GLD ETF: Option Trading Confirms A Breakout (NYSEARCA:GLD)
Last week we wrote this article, which explained why we think NYSEARCA:GLD has started a 30% advance to $230. This conclusion was based on short selling levels of future traders and was a follow-up article to our August buy signal.
This new article will expand on that and look at GLD from another angle; it will show that option trading in GLD seems to confirm this and also be pointing to a large price move.
But first, I’ll show you the futures chart from the last article that led to the original buy signal.
This long-term chart, which goes back to 2006, is based on commitment of traders data from the futures exchange. It shows that high levels of short selling by money managers in gold of around 50% to 60% occur just prior to major price moves.
The three green arrows show this. These signals are not short-term price moves, but intermediate to long-term ones. This was all explained in the first article.
This buy signal was confirmed by another signal based on the puts to calls ratio in GLD, which is what this article is about.
Option Trading in GLD Also Points To Higher Prices
This graph plots the puts to calls ratio in GLD. The data comes from the CBOE. Normally, there is more “call” buying than “put” buying, but when the ratio gets to one to one, or higher, which is not very often, it generally occurs just prior to a rally in GLD. This is very clear from the chart.
The puts to calls ratio was developed by Marty Zweig in 1971 and has a wonderful, 50 year track record indicating major moves in the overall stock market. It also has a good track record at locating tops and bottoms of some ETFs and sectors and we find it very useful for GLD.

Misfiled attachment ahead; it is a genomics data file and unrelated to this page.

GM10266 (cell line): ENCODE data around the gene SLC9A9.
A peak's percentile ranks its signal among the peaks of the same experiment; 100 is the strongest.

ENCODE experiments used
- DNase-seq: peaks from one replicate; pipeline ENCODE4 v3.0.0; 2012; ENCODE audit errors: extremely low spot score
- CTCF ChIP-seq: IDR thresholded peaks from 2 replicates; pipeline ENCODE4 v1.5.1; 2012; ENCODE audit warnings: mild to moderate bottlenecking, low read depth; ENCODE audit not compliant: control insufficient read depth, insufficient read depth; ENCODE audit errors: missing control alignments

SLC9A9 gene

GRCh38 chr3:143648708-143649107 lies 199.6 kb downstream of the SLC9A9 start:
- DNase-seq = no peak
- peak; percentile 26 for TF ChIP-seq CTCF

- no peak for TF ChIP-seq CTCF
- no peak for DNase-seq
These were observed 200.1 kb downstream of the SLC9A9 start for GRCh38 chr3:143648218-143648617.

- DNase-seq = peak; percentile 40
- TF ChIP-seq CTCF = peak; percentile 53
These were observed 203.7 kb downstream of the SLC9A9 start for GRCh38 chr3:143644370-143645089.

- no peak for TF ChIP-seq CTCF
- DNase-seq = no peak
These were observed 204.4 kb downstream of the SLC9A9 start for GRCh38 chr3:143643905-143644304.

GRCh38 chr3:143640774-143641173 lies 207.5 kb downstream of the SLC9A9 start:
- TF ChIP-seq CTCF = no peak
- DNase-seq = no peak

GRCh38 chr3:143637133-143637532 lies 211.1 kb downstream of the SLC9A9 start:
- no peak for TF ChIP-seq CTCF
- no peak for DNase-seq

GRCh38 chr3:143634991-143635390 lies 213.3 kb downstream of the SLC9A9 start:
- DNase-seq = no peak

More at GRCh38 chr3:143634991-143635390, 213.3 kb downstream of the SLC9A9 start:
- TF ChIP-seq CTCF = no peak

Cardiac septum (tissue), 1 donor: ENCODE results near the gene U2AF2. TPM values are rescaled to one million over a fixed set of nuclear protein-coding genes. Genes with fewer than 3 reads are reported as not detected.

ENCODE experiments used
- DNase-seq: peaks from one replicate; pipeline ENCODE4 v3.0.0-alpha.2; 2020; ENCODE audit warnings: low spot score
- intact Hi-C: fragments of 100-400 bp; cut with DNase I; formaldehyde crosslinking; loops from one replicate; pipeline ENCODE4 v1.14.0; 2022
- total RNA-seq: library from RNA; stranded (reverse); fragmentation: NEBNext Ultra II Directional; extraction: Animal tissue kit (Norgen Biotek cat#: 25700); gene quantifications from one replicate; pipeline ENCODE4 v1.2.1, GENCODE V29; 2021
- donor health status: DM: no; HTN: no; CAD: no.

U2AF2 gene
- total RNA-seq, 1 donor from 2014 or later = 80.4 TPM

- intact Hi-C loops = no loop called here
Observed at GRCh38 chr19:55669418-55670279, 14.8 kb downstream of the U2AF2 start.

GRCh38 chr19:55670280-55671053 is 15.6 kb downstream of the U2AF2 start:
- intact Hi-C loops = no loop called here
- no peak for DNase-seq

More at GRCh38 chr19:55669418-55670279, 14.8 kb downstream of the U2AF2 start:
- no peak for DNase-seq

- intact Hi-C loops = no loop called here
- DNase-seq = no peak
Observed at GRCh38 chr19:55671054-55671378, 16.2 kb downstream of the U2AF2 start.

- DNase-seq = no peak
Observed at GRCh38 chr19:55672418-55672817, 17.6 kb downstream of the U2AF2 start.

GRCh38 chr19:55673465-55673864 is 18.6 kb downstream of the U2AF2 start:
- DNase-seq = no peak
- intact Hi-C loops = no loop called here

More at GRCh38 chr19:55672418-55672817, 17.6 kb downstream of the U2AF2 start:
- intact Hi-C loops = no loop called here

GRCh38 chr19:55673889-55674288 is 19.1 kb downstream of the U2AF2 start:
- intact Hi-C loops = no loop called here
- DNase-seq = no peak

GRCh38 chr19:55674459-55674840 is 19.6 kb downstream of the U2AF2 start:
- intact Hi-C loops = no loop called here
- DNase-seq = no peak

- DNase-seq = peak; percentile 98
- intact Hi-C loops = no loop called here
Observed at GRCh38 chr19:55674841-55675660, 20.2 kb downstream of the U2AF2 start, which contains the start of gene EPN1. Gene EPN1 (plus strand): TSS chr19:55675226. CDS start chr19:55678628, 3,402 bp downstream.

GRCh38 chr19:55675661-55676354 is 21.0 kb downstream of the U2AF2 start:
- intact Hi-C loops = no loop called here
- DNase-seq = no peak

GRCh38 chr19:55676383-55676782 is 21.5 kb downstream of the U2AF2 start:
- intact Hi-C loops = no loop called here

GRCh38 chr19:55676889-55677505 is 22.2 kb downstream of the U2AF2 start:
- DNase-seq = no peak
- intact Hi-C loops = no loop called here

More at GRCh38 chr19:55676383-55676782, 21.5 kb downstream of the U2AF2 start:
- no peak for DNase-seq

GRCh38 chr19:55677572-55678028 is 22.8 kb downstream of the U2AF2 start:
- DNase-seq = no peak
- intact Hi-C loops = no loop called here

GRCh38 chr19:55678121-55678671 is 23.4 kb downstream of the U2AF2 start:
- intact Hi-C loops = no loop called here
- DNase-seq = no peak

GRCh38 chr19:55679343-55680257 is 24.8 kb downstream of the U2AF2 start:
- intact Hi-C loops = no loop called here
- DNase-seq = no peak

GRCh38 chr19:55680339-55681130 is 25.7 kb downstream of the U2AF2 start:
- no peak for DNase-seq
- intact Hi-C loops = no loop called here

We think the high ratio of 1.04 in October, which is indicated by the last arrow on the right and occurred coincidental with high short selling by futures traders, was a confirming signal. In other words, two different metrics of investors sentiment gave strong buy signals at the same time.
Remember, the puts and calls ratio shown above measures what investors are doing in GLD, while the commitment of traders data measures what future trader are doing in gold futures.
The Ratio of Contracts Confirmed by the Ratio of Trades
The puts to calls ratio is the ratio of the number of “put” and “call” contracts. It doesn’t tell us, however, how many traders are involved. It could be that all the calls were purchased by one wealthy buyer.
Because of this we also calculate the ratio of the number of put and call trades. This provides a better look at how many traders are involved and how statistically broad the ratio is. We prefer it when the two ratios are about the same. This gives us confidence that the ratio of contracts truly reflects the opinions of many traders.
The chart below is the ratio of the number of put and call trades in GLD.
Studying both charts shows the two current ratios – the ratio of contracts and the ratio of trades – are almost identical at .65, which is good.
When is the top in GLD?
Options statistics can also provide insight into when a price move might be ending. The previous chart was the ratio of the number of put and call trades in GLD. The chart below graphs the actual numbers that go into the ratio.
The red line plots the average number of call trades in GLD per day. It can vary from 5,000 call trades to 40,000, or more. The important thing to notice is that major price tops in GLD often occur when there is a large surge in call buyers in GLD. We’ve indicated that with two arrows, which point to peak levels in the number of call trades.
The lack of a surge in call buying with the current move gives us confidence it has farther to go.
As we said, we expect this price move in GLD to carry forward to $230. However, we also have an eye on this statistic. Right now, there is no worry; the price target stands.